In skills training we spent a great deal of time at the range, and our instructor, while fond of humor, was deadly serious on the range. Even though we had heard the instructions a thousand times, he always bid us to "fire downrange!" before holstering our weapons. (.9mm glocks).

On the occasion of a night shoot at the training range, however, one individual chose to ignore his advice. He holstered his weapon, and as he did so, pulled the trigger...and the gun went off. It entered his pantleg, seared down his leg, and exited through his shoe.

He was unharmed, but for a black burn-mark down his leg, and the holes in his clothing.

He learned this lesson in a very scary way.

The school was also home to other bullet-marks in the walls, thanks to students who had disregarded classroom instruction and put everyone in a bad situation.

When I was hired as a Police Officer, I was given a Smith & Wesson .45 to carry, quite large for my hands and predictably, I had some difficulty qualifying. A few years prior I had purchased an HK .9mm, which I still own, so my duty weapon was very different and took some adjustment. The Range Instructor felt that I was a good shot, however the qualification took awhile and the department's standards were far higher than the school's standards. As it should be, for Police Officers are charged with making that ultimate decision; to take life or not to take life.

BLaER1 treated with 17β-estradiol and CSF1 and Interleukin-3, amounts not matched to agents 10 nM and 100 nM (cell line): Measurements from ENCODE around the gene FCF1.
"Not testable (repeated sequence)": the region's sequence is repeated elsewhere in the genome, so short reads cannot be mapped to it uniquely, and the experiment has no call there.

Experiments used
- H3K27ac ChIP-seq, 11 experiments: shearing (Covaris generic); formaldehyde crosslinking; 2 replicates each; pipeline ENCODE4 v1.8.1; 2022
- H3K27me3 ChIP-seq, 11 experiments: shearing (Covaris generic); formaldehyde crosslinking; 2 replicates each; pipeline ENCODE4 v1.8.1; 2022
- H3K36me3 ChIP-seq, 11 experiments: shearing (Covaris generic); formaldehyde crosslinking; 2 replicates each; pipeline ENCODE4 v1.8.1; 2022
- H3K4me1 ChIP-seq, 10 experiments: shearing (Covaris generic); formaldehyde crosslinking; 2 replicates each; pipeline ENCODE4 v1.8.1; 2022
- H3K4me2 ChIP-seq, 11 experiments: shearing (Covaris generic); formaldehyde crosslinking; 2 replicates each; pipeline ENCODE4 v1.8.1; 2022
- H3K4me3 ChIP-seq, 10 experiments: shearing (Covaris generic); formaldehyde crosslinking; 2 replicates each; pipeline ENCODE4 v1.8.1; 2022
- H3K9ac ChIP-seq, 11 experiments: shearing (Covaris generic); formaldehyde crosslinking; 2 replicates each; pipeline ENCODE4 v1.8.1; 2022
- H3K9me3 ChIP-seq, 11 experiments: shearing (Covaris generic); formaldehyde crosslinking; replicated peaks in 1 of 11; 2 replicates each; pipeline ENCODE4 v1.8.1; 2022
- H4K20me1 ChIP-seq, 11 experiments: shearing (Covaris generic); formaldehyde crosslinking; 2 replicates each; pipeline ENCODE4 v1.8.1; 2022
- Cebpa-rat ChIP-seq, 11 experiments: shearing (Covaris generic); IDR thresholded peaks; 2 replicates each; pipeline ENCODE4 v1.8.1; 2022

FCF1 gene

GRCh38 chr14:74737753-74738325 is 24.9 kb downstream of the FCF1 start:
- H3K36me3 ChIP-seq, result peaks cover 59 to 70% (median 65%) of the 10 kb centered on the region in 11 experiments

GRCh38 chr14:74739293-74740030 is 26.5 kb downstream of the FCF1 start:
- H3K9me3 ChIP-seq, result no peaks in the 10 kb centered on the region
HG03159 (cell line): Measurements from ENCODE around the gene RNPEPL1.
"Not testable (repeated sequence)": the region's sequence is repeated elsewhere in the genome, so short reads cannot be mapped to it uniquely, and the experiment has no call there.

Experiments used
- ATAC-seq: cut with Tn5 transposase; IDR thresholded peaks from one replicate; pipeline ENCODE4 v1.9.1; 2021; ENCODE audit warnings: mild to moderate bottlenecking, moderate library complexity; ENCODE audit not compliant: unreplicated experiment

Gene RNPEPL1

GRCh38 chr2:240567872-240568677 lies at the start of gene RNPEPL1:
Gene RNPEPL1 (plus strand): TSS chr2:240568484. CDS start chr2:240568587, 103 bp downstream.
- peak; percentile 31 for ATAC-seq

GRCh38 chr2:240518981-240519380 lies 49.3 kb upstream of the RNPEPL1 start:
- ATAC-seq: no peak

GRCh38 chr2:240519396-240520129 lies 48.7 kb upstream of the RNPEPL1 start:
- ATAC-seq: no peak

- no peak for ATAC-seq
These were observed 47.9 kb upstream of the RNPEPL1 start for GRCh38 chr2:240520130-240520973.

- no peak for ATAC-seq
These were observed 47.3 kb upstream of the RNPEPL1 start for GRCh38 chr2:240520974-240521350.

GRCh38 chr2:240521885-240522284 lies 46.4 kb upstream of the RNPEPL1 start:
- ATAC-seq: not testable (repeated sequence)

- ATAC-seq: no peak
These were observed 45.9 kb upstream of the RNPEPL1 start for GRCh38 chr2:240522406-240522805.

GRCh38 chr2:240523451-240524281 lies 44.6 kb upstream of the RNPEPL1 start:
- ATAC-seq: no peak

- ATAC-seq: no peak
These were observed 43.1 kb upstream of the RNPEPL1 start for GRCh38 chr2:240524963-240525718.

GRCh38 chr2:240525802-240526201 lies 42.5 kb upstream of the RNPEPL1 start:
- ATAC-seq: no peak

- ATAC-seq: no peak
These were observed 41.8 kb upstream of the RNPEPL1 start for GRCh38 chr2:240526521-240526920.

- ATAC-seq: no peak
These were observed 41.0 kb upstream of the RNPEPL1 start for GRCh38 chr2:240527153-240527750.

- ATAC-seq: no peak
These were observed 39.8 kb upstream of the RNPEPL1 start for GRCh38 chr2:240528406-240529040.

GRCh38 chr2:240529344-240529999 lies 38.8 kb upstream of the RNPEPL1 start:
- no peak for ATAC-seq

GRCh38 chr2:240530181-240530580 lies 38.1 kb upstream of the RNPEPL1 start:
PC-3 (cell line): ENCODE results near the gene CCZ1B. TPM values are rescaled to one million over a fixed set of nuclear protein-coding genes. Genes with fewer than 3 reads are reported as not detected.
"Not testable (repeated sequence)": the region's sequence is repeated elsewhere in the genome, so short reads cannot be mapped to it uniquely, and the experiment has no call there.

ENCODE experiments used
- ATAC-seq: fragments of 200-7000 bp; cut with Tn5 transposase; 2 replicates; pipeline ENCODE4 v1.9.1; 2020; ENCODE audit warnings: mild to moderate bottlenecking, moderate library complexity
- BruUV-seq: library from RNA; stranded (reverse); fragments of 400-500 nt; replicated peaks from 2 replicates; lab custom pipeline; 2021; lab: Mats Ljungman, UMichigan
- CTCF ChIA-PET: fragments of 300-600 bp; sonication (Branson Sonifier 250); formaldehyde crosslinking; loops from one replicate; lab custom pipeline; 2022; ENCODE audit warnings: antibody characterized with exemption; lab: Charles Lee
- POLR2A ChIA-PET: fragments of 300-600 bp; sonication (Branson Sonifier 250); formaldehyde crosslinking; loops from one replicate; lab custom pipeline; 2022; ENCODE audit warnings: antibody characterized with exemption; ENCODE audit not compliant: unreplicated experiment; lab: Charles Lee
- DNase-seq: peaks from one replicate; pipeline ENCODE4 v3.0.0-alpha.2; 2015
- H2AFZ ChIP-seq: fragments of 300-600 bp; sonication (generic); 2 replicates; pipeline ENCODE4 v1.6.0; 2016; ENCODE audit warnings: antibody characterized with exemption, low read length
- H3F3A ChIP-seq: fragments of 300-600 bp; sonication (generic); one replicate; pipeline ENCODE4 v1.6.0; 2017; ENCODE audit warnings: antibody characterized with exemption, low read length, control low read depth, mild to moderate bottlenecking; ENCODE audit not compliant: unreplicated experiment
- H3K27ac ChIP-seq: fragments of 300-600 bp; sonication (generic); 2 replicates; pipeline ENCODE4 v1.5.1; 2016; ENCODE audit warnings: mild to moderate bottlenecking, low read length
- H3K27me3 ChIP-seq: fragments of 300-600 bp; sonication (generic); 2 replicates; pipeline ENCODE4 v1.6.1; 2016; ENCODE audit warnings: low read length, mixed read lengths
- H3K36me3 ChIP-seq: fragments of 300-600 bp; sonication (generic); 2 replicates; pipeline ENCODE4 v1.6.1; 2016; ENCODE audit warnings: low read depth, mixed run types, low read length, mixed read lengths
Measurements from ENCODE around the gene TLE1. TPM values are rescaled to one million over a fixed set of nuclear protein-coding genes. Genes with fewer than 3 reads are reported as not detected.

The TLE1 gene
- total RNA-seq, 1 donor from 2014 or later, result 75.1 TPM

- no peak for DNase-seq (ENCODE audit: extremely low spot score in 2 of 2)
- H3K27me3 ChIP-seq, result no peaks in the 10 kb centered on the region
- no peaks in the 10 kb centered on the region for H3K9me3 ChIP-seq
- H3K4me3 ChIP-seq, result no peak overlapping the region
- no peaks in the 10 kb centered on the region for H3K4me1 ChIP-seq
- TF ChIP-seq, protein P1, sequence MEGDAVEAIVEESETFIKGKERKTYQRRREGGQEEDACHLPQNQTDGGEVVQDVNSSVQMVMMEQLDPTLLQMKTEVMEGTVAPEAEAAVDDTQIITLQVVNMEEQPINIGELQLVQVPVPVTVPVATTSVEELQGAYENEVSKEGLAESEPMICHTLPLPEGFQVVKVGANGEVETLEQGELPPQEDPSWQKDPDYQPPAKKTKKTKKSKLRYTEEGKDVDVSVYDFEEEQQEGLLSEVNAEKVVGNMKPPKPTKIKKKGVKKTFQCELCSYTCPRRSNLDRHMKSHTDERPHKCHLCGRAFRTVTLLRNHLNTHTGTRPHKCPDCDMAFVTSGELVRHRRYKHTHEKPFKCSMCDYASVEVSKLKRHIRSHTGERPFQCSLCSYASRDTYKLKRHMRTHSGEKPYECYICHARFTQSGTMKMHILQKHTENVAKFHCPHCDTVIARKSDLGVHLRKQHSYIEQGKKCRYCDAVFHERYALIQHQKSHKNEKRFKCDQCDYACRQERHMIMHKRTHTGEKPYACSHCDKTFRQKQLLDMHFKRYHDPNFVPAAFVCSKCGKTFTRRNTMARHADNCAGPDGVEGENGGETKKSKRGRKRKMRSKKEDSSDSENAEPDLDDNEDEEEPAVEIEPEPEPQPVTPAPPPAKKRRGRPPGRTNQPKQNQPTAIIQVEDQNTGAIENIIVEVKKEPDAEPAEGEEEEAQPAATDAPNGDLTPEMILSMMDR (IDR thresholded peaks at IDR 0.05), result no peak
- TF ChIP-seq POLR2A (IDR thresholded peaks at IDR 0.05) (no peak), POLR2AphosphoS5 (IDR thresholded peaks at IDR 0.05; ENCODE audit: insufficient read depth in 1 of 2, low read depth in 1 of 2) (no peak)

I was amazed by the ignorance of my friends (non-law enforcement) while I went through training, for they often offered the suggestion to "shoot to maim, not kill".

I have to be very clear on this issue; there is NEVER a reason to point a gun towards another human being unless you intend to kill him.

That is why the use of a gun in any situation constitutes "use of deadly force", which in the Minnesota State Statutes is Criminal Code 609.066.

Deadly force is a big deal, and the situation had better warrent such use. Someone may intend to shoot a leg or an arm, and strike the heart. A shooting situation involves a human being who may have run for blocks, may have leapt over fences, may be shaking with adrenalin...and that shot may not be true and kill the person they only want to stop. There is no such thing as "shoot to maim."

When I lived in Mexico, I became acquainted with a man who was an ex-cop. I had observed that, in Mexico, at museums, at tourist affairs, at government buildings, and literally everywhere we went, the cops were carrying sawed-off shotguns and fully-automatic weapons. I asked this man why, and he serenly replied, "It's for shooting into crowds so we can kill more people."

God. Bless. America.

We do not shoot into crowds here. As depraved as our society happens to be, we still hold, collectively, some shred of value for life.

I am no longer a cop nor do I ever plan to revisit that part of my life in any way other than through memory or writing of the lessons learned.

However, I am a woman, and I am a trained woman, and I fully believe in my right to own a weapon for the purpose of self-defense.

When I lived in south Minneapolis, I kept a loaded gun close by because I worked nights and I was well aware that most burglaries take place in the daytime. Because I had nowhere to go if someone were to enter our home, I planned to be prepared.